Frederick Lee Jackson v. Michael Barnes et al

Filing 201

ORDER ACCEPTING REPORT AND RECOMMENDATIONS by Judge Ronald S.W. Lew. IT IS THEREFORE ORDERED that (1) Plaintiff's Motion for Summary Judgment is GRANTED as to Michael Barnes' liability; (2) Plaintiff's Motion for Summary Judgment is DENIED as to Patricia M. Murphy's and Ventura County Sheriff's Department's liability; (3) Defendants' Motion for Summary Judgment is GRANTED as to Patricia M. Murphy's liability; and (4) Defendants' Motion for Summary Judgment is DENIED as to Michael Barnes' and the Ventura County Sheriff's Department's liability. (es)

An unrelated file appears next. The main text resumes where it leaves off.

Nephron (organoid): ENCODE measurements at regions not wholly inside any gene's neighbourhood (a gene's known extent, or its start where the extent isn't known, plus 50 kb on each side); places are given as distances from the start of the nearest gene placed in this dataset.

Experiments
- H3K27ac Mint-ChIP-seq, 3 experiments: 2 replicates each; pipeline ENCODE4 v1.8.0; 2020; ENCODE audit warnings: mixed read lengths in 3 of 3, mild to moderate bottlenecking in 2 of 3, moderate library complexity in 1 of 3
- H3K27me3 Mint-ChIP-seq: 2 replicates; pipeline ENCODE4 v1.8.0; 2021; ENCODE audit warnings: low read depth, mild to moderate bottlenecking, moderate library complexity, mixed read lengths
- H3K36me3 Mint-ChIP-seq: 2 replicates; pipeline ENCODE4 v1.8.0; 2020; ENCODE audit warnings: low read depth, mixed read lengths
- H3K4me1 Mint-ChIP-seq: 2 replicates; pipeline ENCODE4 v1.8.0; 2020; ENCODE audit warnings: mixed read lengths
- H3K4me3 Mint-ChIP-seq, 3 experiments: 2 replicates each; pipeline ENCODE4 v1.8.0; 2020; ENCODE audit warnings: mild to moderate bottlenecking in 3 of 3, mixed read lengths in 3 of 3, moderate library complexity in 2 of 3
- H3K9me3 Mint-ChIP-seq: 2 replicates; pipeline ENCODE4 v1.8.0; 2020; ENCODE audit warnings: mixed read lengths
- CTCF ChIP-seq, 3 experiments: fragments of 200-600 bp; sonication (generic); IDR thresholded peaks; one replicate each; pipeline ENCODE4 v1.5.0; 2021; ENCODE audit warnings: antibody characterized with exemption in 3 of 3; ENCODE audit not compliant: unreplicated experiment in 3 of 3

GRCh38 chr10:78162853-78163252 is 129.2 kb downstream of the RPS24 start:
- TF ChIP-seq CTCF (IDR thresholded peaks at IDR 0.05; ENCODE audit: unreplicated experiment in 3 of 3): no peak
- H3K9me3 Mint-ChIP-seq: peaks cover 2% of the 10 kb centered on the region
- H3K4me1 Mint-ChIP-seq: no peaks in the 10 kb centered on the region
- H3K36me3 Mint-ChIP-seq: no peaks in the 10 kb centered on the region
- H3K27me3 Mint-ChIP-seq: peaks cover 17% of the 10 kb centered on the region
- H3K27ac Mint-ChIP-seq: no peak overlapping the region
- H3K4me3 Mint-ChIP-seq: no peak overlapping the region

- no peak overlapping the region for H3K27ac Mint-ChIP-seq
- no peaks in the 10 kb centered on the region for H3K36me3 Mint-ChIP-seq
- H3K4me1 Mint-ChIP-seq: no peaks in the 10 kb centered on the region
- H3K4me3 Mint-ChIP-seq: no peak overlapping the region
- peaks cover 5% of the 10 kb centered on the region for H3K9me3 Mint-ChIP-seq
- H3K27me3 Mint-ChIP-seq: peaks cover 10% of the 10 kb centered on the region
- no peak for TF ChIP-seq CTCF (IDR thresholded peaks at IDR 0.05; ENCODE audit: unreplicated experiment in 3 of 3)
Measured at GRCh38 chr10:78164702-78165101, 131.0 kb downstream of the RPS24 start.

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1 2 3 4 5 6 7 8 UNITED STATES DISTRICT COURT 9 CENTRAL DISTRICT OF CALIFORNIA 10 11 FREDERICK LEE JACKSON, Plaintiff, 12 13 14 Case No. CV 04-08017 RSWL (RAO) v. MICHAEL BARNES, et al., Defendants. 15 ORDER ACCEPTING FINDINGS, CONCLUSIONS, AND RECOMMENDATIONS OF UNITED STATES MAGISTRATE JUDGE 16 17 Pursuant to 28 U.S.C. § 636, the Court has reviewed the Third Amended 18 Complaint, all of the records and files herein, and the Magistrate Judge’s Report 19 and Recommendation, dated February 4, 2016. Further, the Court has engaged in a 20 de novo review of those portions of the Report to which the Parties have objected. 21 The Court accepts and adopts the findings, conclusions, and recommendations of 22 the Magistrate Judge. 23 On September 27, 2004, Plaintiff Frederick Lee Jackson filed the instant 24 action under 42 U.S.C. § 1983. Plaintiff filed his Third Amended Complaint on 25 May 12, 2015, asserting claims against Defendants Michael Barnes, Patricia 26 Murphy, and the Ventura County Sheriff’s Department. 27 Defendants moved for summary judgment on all claims in the Third Amended 28 Complaint. Both Plaintiff and On February 4, 2016, the Magistrate Judge issued a Report and 1 Recommendation, recommending that the Court grant, in part, and deny, in part, the 2 Parties’ cross-summary judgment motions. Both Plaintiff and Defendants have 3 filed Objections to the Report. 4 Defendants object to the Report’s finding that Plaintiff was taken into 5 custody for purposes of Miranda. (Defs.’ Objs. at 2.) Defendants argue that the 6 circumstances in this case closely resemble the circumstances found in Howes v. 7 Fields, --- U.S. ----, 132 S. Ct. 1181, 182 L. Ed. 2d 17 (2012). (See id. at 2-5.) In 8 Howes, two sheriff’s deputies questioned a Michigan jail inmate about allegations 9 of sexual conduct with a minor occurring before his incarceration. 132 S. Ct. at 10 1185. A deputy led the inmate down one floor of the facility and through a locked 11 door to a conference room in another section of the facility. Id. at 1185-86. The 12 deputies told the inmate that he was free to leave and return to his jail cell at the 13 beginning of and during the interview. Id. at 1186. The deputies were armed, but 14 the inmate was not restrained. Id. The conference-room door was open at times 15 and closed at times during the interview. Id. The inmate was questioned between 16 five and seven hours and was at no time given Miranda warnings. Id. 17 About halfway through the interview, the inmate “became agitated and began 18 to yell” after being confronted with allegations of abuse. Howes, 132 S. Ct. at 19 1186. One of the deputies, using an expletive, told the inmate to sit and said that 20 “‘if [he] didn’t want to cooperate, [he] could leave.” Id. The inmate told the 21 deputies “several times during the interview that he no longer wanted to talk” to 22 them, but he did not ask to return to his cell. Id. The inmate ultimately confessed. 23 After the interview, the inmate waited 20 minutes for an officer to be summoned to 24 take him back to his jail cell. Id. 25 The United States Supreme Court found that the inmate was not in custody 26 for purposes of Miranda. Howes, 132 S. Ct. at 1192-93. The Court indicated that, 27 in assessing the question of custody, a court must consider all of the circumstances 28 surrounding the interrogation to determine whether a reasonable person would not 2 1 have felt free to end the interrogation and leave. Id. at 1189. The Court stated that 2 “[w]hen a prisoner is questioned, the determination of custody should focus on all 3 of the features of the interrogation … includ[ing] the language that is used in 4 summoning the prisoner to the interview and the manner in which the interrogation 5 is conducted.” Id. at 1192. 6 Defendants attempt to draw favorable comparisons with Howes, arguing that 7 Plaintiff was subjected to even fewer restraints and therefore could not have been in 8 custody for purposes of Miranda. (See Defs.’ Objs. at 3-5.) Defendants contend 9 that the undisputed facts show Plaintiff was a sophisticated criminal, Defendant 10 Barnes interviewed Plaintiff for less than five minutes, Barnes was unarmed during 11 the interview, Plaintiff voluntarily ended the interview by standing up and telling 12 the guards outside that he wanted to leave, and the conditions of the interview room 13 were no harsher than Plaintiff’s usual environment. (See id.) In reaching their 14 conclusion, however, Defendants err by taking a narrow view of the circumstances 15 surrounding Plaintiff’s interview. 16 The Court agrees with the Report that a comprehensive analysis that takes 17 into consideration all of the circumstances surrounding Plaintiff’s interview leads to 18 the conclusion that Plaintiff was in Miranda custody. See Howes, 132 S. Ct. at 19 1192 (“the determination of custody should focus on all of the features of the 20 interrogation …”) (emphasis added). For instance, Plaintiff was not told he was 21 free to terminate the interview at any time. 22 untruthful in his past interviews. 23 confronted Plaintiff with evidence of guilt. Further, Barnes persisted in asking 24 Plaintiff for his story – eight times, specifically – within an approximately four- 25 minute timespan, despite Plaintiff refusing each time. Not only are these coercive 26 aspects absent in Howes, they also outweigh the other circumstances suggesting 27 Plaintiff was not in Miranda custody. 28 /// Plaintiff was accused of being Barnes insisted Plaintiff tell the truth and 3 1 Defendants claim that the Report’s emphasis on the fact that Plaintiff was not 2 informed he was free to leave undermines the totality of the circumstances test, 3 citing to Howes, 132 S. Ct. at 1194, in support. (Defs.’ Objs. at 7.) But the Howes 4 Court, in considering the totality of the circumstances, weighed this factor heavily. 5 See, e.g., 132 S. Ct. at 1194 (“Taking into account all of the circumstances of the 6 questioning – including especially the undisputed fact that respondent was told he 7 was free to end the questioning and to return to his cell – we hold that respondent 8 was not in custody within the meaning of Miranda.”) (emphasis added); see also id. 9 at 1195 (Ginsburg, J., concurring in part, dissenting in part) (“Critical to the Court’s 10 judgment is “the undisputed fact that [Fields] was told that he was free to end the 11 questioning and to return to his cell.”). The Report’s consideration that Barnes did 12 not inform Plaintiff he was free to leave, combined with the other coercive factors 13 found in Plaintiff’s interview, does not render the Report’s custodial finding 14 improper. See United States v. Thomas, Case No. 12-CR-0128-MJD-JJK, 2012 WL 15 6812536, at *6, 7 (D. Minn. Dec. 19, 2012) (comparing Howes and finding 16 custodial interrogation where, inter alia, defendant was not advised she was free to 17 leave), R&R adopted, 2013 WL 101930 (D. Minn. Jan. 8, 2013). 18 Defendants also object to the Report’s finding that Barnes is not entitled to 19 qualified immunity, arguing that the specific context of this case had not been 20 considered before 1993 so as to put a reasonable officer on notice that Barnes’ 21 conduct was unlawful. (Defs.’ Objs. at 6-8.) The argument is untenable because it 22 rests on an unwarrantedly narrow view of the circumstances surrounding Plaintiff’s 23 interview, glossing over the coercive aspects of the interview. (See id. at 6-7 24 (claiming the context at issue here for determining qualified immunity is “where a 25 prisoner already in custody is questioned for a matter of minutes by a single 26 unarmed officer without any restriction on the inmate’s movement beyond that 27 inherent in a prison setting”)); cf. Mullenix v. Luna, --- U.S. ----, 136 S. Ct. 305, 28 308, 193 L. Ed. 2d 255 (2015) (determining whether the law placed a state actor on 4 1 reasonable notice that his conduct would violate the Constitution must be 2 determined “in light of the specific context of the case, not as a broad general 3 proposition.”) (emphasis added). 4 Defendants urge this Court to disregard the coercive aspects of the interview 5 in determining qualified immunity because they are “secondary features” not 6 typically considered by other courts and do not establish “beyond debate” that a 7 reasonable officer would know Barnes’ conduct was unlawful. (Id. at 7-8.) The 8 arguments lack foundation and merit. At the time of Plaintiff’s interview, the law 9 was clearly established that, at a minimum, a person is in custody for purposes of 10 Miranda when there is a “formal arrest or restraint on freedom of movement of the 11 degree associated with a formal arrest.” See California v. Beheler, 463 U.S. 1121, 12 1125, 103 S. Ct. 3517, 77 L. Ed. 2d 1275 (1983). And in applying the law, courts 13 had found Miranda custody in cases decided before 1993 where a suspect was not 14 advised he or she may voluntarily terminate the interview and was free to leave, and 15 was confronted with psychological pressure and/or evidence of guilt. See, e.g., 16 United States v. Beraun-Panez, 812 F.2d 578, 580-81 (9th Cir. 1987) (finding 17 custody where, inter alia, suspect was not informed he was free to leave, was 18 repeatedly accused of lying, confronted with false or misleading witness statements, 19 and told to tell the truth); United States v. Wauneka, 770 F.2d 1434, 1438-39 (9th 20 Cir. 1985) (finding custody where, inter alia, suspect was not offered an 21 opportunity to leave the interview room prior to his confession, the questioning 22 turned accusatory, and the suspect was told to tell the truth). 23 Finally, Defendants claim in their Objections that summary judgment should 24 be entered for Defendant Ventura County Sheriff’s Department because Plaintiff 25 failed to present any evidence supporting the department’s liability under a Monell 26 theory. (Defs.’ Objs. at 8.) Because Defendants did not raise the issue of Monell 27 liability in their motion for summary judgment, the Court declines to consider the 28 argument as improper. See Greenhow v. Sec’y of Health & Human Servs., 863 F.2d 5 1 633, 638-39 (9th Cir. 1988) (district court properly ruled that issues raised for the 2 first time in objections to magistrate judge’s report had been waived), overruled on 3 other grounds by United States v. Hardesty, 977 F.2d 1347, 1348 (9th Cir. 1992). 4 Plaintiff objects to the Report’s conclusion that summary judgment should be 5 entered for Defendant Patricia M. Murphy. (See generally Pl.’s Objs.) Plaintiff 6 disagrees with the Report’s statement that he needs to prove Murphy’s participation 7 in the deprivation of his constitutional rights, arguing that he only needs to show 8 Murphy entered into an agreement or “meeting of the minds” with Barnes to 9 unlawfully elicit a confession from Plaintiff. (See id. at 1-2 (citing Gilbrook v. City 10 of Westminster, 177 F.3d 839, 856-57 (9th Cir. 1999).) However, a defendant is 11 liable under § 1983 only if his or her conduct “subjects, or causes to be subjected” 12 the alleged deprivation of a constitutional right. Rizzo v. Goode, 423 U.S. 362, 370- 13 71, 96 S. Ct. 598, 46 L. Ed. 2d 561 (1976); see also Lacey v. Maricopa County, 693 14 F.3d 896, 915-16 (9th Cir. 2012). To prove then a civil conspiracy in violation of 15 § 1983, a plaintiff must have sufficient evidence showing that the defendant 16 participated in the conspiracy. See Lacey, 693 F.3d at 916; Gilbrook, 177 F.3d at 17 856-57. 18 evidence demonstrating Murphy’s participation in a conspiracy, within the lens 19 framed by Plaintiff – that Murphy directed Barnes to elicit a unlawful confession 20 from Plaintiff and knew about Barnes’ past practice of withholding Miranda 21 warnings. (See Third Amended Complaint, ¶¶ D(1), (9), (15)); cf. Robichaud 22 v. Ronan, 351 F.2d 533, 537 (9th Cir. 1965) (holding that prosecutors who 23 allegedly directed police to coerce confession from suspect, were not immunized 24 from responsibility for the unlawful acts). The Report correctly reviewed whether Plaintiff adduced sufficient 25 Plaintiff further claims in his Objections that the Report improperly weighed 26 the evidence in finding summary judgment for Murphy. (See Pl.’s Objs. at 2-5.) 27 The Court’s function in evaluating a summary judgment motion “is not to weigh 28 the evidence and determine the truth of the matter but to determine whether there is 6 1 a genuine issue for trial.” Tolan v. Cotton, --- U.S. ----, 134 S. Ct. 1861, 1866, 188 2 L. Ed. 2d 895 (2014). “The evidence of the nonmovant is to be believed, and all 3 justifiable inferences are to be drawn in his favor.” Id. at 1863. The exception 4 though is that the nonmovant may not create a genuine issue of material fact 5 through speculation or unjustifiable inferences. See Nelson v. Pima Cmty. Coll., 83 6 F.3d 1075, 1081-82 (9th Cir. 1996) (“[M]ere allegation and speculation do not 7 create a factual dispute for purposes of summary judgment.”); In re Coordinated 8 Pretrial Proceedings, 906 F.2d 432, 441 (9th Cir. 1990) (at summary judgment 9 stage, a court may refuse to adopt unreasonable inferences from circumstantial 10 evidence), cert. denied, Chevron Corp. v. Arizona, 500 U.S. 959, 111 S. Ct. 2274, 11 114 L. Ed. 2d 725 (1991). 12 The Court finds that the Report did not weigh the evidence in considering the 13 cross-motions for summary judgment, but rather appropriately reviewed the 14 materiality of the facts proffered to determine if they “might affect the outcome of 15 the suit under the governing law.” George v. Morris, 736 F.3d 829, 834 (9th Cir. 16 2013) (citing Behrens v. Pelletier, 516 U.S. 299, 312-13, 116 S. Ct. 834, 133 L. Ed. 17 2d 773 (1996) and Anderson v. Liberty Lobby, Inc., 477 U.S. 242, 248, 106 S. Ct. 18 2505, 91 L. Ed. 2d 202 (1986)). And as the Report thoroughly explains, Plaintiff 19 fails to set forth evidence reasonably supporting the inference that Murphy 20 participated in a conspiracy to unlawfully elicit a confession. For example, Plaintiff 21 argues in his Objections that Murphy’s declaration stating she was knowledgeable 22 about the events with the prosecution demonstrates she was fully aware Barnes 23 would unlawfully elicit a confession from Plaintiff. (See Pl.’s Objs. at 4-5.) The 24 Court disagrees with the inference Plaintiff draws from this evidence because 25 Plaintiff offers only speculation as to the existence of a causal link between 26 Murphy’s knowledge of the events concerning the prosecution and her participation 27 in the alleged conspiracy. In short, Plaintiff’s proffered evidence fails to raise a 28 genuine triable issue of fact that Murphy directed Barnes to elicit an unlawful 7 1 confession from Plaintiff or knew about Barnes’ past practice of withholding 2 Miranda warnings. 3 IT IS THEREFORE ORDERED that (1) Plaintiff’s Motion for Summary 4 Judgment is GRANTED as to Michael Barnes’ liability; (2) Plaintiff’s Motion for 5 Summary Judgment is DENIED as to Patricia M. Murphy’s and Ventura County 6 Sheriff’s Department’s liability; (3) Defendants’ Motion for Summary Judgment is 7 GRANTED as to Patricia M. Murphy’s liability; and (4) Defendants’ Motion for 8 Summary Judgment is DENIED as to Michael Barnes’ and the Ventura County 9 Sheriff’s Department’s liability. 10 11 12 13 14 DATED: 4/13/2016 s/ RONALD S.W. LEW RONALD S.W. LEW UNITED STATES DISTRICT JUDGE 15 16 17 18 19 20 21 22 23 24 25 26 27 28 8